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WASHINGTON, DC — The United States must tackle the Taliban’s top source of funding in Afghanistan – deadly opium and its heroin derivative – whether there is a peace agreement or not, U.S. Special Inspector General for Afghanistan Reconstruction (SIGAR) John Sopko told Breitbart News on Thursday.
Sopko’s assessment of Afghanistan’s insidious narcotics problem came soon after he delivered a speech at the Center for Strategic & International Studies (CSIS) about the watchdog agency’s 2019 High-Risk List report, which identifies significant threats to America’s $132 billion reconstruction effort.
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Breitbart News asked, “What happens if the United States fails to push the Taliban to cut its ties to the cultivation and trafficking of opium in Afghanistan during the peace talks?”
The SIGAR chief replied:
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I can’t discuss the peace talks, so maybe they are doing it, I don’t know, but as we highlight [in the high-risk list report], the Taliban are intimately involved with the narcotics problem so what we just highlighted is you have to deal with that. If there is a peace treaty or not, how do you get the Taliban out of the narcotics trade?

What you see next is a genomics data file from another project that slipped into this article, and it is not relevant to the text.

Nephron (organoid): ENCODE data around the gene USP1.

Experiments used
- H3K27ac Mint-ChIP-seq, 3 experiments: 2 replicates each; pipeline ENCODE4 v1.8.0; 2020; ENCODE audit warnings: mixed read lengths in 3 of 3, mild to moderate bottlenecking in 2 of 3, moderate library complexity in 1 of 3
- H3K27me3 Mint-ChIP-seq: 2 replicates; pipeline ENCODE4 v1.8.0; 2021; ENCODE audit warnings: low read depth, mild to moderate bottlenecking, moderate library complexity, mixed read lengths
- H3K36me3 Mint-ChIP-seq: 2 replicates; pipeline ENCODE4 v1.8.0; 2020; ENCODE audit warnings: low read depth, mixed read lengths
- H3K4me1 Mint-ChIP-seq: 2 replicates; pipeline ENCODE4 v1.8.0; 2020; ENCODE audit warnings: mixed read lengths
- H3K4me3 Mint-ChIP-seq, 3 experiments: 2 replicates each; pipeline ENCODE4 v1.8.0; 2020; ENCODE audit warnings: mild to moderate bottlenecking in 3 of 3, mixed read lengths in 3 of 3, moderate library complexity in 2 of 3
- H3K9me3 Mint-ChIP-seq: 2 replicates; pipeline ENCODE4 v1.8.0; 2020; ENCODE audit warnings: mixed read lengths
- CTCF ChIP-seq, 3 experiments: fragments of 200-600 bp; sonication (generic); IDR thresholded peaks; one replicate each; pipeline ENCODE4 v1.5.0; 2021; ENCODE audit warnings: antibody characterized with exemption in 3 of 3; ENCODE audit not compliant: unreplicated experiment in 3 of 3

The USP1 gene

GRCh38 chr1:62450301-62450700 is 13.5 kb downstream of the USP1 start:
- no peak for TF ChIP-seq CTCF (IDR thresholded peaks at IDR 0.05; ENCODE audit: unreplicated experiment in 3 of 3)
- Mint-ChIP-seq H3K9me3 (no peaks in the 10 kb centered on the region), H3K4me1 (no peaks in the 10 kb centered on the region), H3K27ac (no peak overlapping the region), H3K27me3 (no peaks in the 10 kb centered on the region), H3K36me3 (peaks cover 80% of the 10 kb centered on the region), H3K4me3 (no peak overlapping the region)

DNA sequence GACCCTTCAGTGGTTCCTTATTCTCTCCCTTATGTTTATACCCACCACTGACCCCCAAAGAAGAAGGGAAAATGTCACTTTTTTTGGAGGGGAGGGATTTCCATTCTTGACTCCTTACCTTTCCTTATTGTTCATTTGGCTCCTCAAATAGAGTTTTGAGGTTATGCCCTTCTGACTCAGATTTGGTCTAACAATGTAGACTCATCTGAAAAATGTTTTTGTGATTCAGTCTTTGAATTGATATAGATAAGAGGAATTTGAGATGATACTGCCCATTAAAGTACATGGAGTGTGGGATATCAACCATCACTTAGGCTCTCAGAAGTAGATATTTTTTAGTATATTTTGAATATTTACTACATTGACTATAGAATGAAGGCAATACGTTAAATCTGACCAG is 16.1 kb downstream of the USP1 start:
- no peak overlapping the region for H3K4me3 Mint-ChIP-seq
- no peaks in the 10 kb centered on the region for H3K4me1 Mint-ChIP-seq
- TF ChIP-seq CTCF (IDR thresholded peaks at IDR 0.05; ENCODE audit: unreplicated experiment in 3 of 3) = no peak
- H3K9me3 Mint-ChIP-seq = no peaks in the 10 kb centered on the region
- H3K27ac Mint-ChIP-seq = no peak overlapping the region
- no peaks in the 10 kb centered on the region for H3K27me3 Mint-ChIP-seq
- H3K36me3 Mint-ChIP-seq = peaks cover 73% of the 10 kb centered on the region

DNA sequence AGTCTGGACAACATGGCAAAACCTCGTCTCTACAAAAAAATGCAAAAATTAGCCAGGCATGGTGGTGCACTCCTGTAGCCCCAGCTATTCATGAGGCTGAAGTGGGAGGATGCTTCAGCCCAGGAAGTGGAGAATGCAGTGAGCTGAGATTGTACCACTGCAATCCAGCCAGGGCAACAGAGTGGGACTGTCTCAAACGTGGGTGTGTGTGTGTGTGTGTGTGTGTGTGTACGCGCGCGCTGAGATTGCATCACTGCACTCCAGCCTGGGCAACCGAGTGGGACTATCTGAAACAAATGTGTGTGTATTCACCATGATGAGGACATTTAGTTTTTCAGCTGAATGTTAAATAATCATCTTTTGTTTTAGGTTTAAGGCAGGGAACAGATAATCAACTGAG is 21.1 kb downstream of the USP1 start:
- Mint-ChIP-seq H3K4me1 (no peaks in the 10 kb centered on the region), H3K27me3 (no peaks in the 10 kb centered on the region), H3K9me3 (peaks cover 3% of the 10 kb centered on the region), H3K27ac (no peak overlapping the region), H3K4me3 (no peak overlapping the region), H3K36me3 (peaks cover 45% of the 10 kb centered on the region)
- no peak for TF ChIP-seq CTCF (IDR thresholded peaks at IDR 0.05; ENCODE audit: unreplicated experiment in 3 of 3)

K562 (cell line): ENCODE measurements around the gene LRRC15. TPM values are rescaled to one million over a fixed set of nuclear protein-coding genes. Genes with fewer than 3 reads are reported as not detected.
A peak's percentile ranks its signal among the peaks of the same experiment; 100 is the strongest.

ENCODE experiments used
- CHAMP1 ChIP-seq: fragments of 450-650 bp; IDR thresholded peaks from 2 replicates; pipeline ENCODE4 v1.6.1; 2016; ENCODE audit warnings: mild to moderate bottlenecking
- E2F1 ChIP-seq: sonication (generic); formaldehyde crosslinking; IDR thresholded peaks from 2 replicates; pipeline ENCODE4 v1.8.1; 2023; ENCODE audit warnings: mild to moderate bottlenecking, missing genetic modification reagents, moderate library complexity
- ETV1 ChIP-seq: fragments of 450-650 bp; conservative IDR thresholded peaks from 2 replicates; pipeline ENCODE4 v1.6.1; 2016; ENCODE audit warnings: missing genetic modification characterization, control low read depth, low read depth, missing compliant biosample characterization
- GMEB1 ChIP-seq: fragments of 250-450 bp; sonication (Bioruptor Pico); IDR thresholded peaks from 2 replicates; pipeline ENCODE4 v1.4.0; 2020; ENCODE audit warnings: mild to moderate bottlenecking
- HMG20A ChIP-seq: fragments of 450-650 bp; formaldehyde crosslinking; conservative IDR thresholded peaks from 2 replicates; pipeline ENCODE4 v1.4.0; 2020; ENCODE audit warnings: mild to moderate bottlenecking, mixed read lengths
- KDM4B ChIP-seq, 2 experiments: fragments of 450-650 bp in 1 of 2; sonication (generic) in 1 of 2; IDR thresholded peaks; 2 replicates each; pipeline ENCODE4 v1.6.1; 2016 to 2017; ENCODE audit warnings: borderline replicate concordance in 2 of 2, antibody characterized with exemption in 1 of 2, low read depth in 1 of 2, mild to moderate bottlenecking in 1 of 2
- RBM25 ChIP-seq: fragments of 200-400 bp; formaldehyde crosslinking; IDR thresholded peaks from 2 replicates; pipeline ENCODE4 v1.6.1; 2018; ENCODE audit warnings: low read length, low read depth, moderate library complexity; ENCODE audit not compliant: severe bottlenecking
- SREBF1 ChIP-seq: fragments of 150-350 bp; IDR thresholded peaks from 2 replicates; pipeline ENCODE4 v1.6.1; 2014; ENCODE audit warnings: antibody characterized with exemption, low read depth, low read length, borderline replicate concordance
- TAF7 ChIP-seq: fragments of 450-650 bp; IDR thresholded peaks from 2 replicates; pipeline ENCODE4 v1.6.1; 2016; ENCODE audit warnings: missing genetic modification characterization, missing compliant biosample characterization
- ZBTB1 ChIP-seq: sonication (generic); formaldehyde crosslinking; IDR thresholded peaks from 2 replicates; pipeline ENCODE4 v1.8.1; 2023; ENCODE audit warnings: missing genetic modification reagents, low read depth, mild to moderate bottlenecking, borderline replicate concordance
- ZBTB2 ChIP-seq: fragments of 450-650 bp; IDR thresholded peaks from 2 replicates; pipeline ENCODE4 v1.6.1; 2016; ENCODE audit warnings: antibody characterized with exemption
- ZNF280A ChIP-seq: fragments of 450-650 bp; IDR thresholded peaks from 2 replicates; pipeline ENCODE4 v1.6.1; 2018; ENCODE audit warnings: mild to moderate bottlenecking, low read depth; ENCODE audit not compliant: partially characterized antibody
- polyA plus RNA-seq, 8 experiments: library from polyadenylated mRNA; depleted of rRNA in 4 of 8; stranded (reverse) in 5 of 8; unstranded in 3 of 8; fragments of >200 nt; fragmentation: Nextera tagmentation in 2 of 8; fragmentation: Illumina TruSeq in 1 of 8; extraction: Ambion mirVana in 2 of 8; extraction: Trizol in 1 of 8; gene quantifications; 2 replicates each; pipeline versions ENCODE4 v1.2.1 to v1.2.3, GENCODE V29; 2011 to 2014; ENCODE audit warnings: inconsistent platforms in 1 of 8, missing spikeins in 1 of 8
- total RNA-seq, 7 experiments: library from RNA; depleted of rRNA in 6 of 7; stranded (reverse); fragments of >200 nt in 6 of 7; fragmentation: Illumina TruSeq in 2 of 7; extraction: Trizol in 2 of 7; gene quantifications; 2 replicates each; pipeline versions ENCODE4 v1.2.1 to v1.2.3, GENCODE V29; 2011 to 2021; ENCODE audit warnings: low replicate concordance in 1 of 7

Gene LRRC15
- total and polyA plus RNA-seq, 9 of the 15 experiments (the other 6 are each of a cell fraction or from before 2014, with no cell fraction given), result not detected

And that’s a complication to [the] reintegration [of an estimated 60,000 Taliban jihadis into Afghan society] and so on. Again, I don’t know I can’t discuss the peace because we’re not part of it, but obviously, it’s a big issue because we’ve identified the narcotics as a major source of funding for the Taliban.
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SIGAR stressed that the illicit narcotics trade in Afghanistan is a significant menace to America’s nation-building efforts. Sopko acknowledged that some reconstruction efforts have benefited the opium trade.
The watchdog agency cast doubt on whether or not a peace agreement will “translate into the collapse or contraction of the illicit drug trade,” noting the opium trade plays a significant part in feeding the ailing Afghan economy.
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